We have prepared a list of useful resources that you might find useful for researching your German pork butcher ancestors.
A list of some relevant books and articles:
Karl-Heinz WŁstnerís defining article on the subject of German pork butchers:
The tale of Newcastle pork butcher:
A piece on the anti-German riots in Liverpool:
A piece on the anti-German riots in 1914 in Dublin:
Panikos Panayiís article on the Lusitania Riots in Salford in 1915 mentions several pork butchers:
For an official report of the Salford Lusitania Riots:
The place where all the descendants of German pork butchers can communicate:
You can read other peopleís comments without being a member, but in order to post you need to sign up. Itís free and a very useful tool for contacting people with potential links to your family as well as the network of researchers on the subject.
RootsChat Pork Butcher Database
This is the place to start your research:
Itís an ever growing database containing the names, addresses, birth/marriage/death details and family links of the pork butchers who came to Britain from Germany. You can access the database without being a RootsChat member. We encourage anyone with German pork butcher ancestors to add their family to the database if they arenít already there. Adding to the database requires you to be a RootsChat member.
We have created a user guide to explain how to use the database:
A host of information from births/marriages/deaths and wills to war diaries. They also have naturalisation records:
These are searchable and can give you very useful information on your German ancestors, including place of birth (often the precise village), where they have lived in Britain and for how long as well has their parentsí names.
Ordering a naturalisation certificate is pretty straight forward and can be done online, costs vary depending on the amount of paperwork in the file itself, the cost is usually between £10-20.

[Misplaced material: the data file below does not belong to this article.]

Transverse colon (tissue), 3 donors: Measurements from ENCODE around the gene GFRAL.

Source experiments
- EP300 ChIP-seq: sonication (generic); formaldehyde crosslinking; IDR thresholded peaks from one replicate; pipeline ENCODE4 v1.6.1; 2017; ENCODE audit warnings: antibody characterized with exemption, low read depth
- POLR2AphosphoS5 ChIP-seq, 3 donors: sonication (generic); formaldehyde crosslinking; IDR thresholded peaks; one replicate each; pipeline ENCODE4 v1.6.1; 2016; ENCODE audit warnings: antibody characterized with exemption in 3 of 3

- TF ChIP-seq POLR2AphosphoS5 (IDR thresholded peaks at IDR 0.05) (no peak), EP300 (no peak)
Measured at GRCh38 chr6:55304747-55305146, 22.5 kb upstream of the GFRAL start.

British Newspaper Archive
A collection of searchable historic British newspapers:
This site charges for use, but if youíre just looking for members of your family a month subscription is probably all youíll need. You might get the odd interesting story. The archive has become particularly interesting as it now has collections that cover World War I. Many German shops were attacked and even if your ancestors arenít mentioned directly you can see how the riots effected the German community.
Historic Trade Directories
Many searchable historic trade directories digitised by the University of Leicester:
You will hopefully find some of your ancestors in this collection, itís useful for finding out the addresses of their shops and when they had them.
The Sheffield Indexers site also contains historic trade directories specifically for the city:
Historic ordinance survey maps allow you to see the street plan in your ancestors period, many of the streets in larger cities have changed in the last 100 years. To order hard copies a good source is:
For the Leeds area:
The German Telephone Directory
Contains residential numbers, so you can search for the surname of your ancestors and the place they came from. It will tell you if the surname is still present in that place:
The Anglo-German Family History Society
A self-help group that covers those with German ancestors who settled in the British Isles:
The only official umbrella society for researching German pork butchers. Membership can be obtained for a fee, which includes their quarterly magazine, Mitteilungsblatt.
Guide to Researching in WŁrttemberg
A general guide to researching your family origins: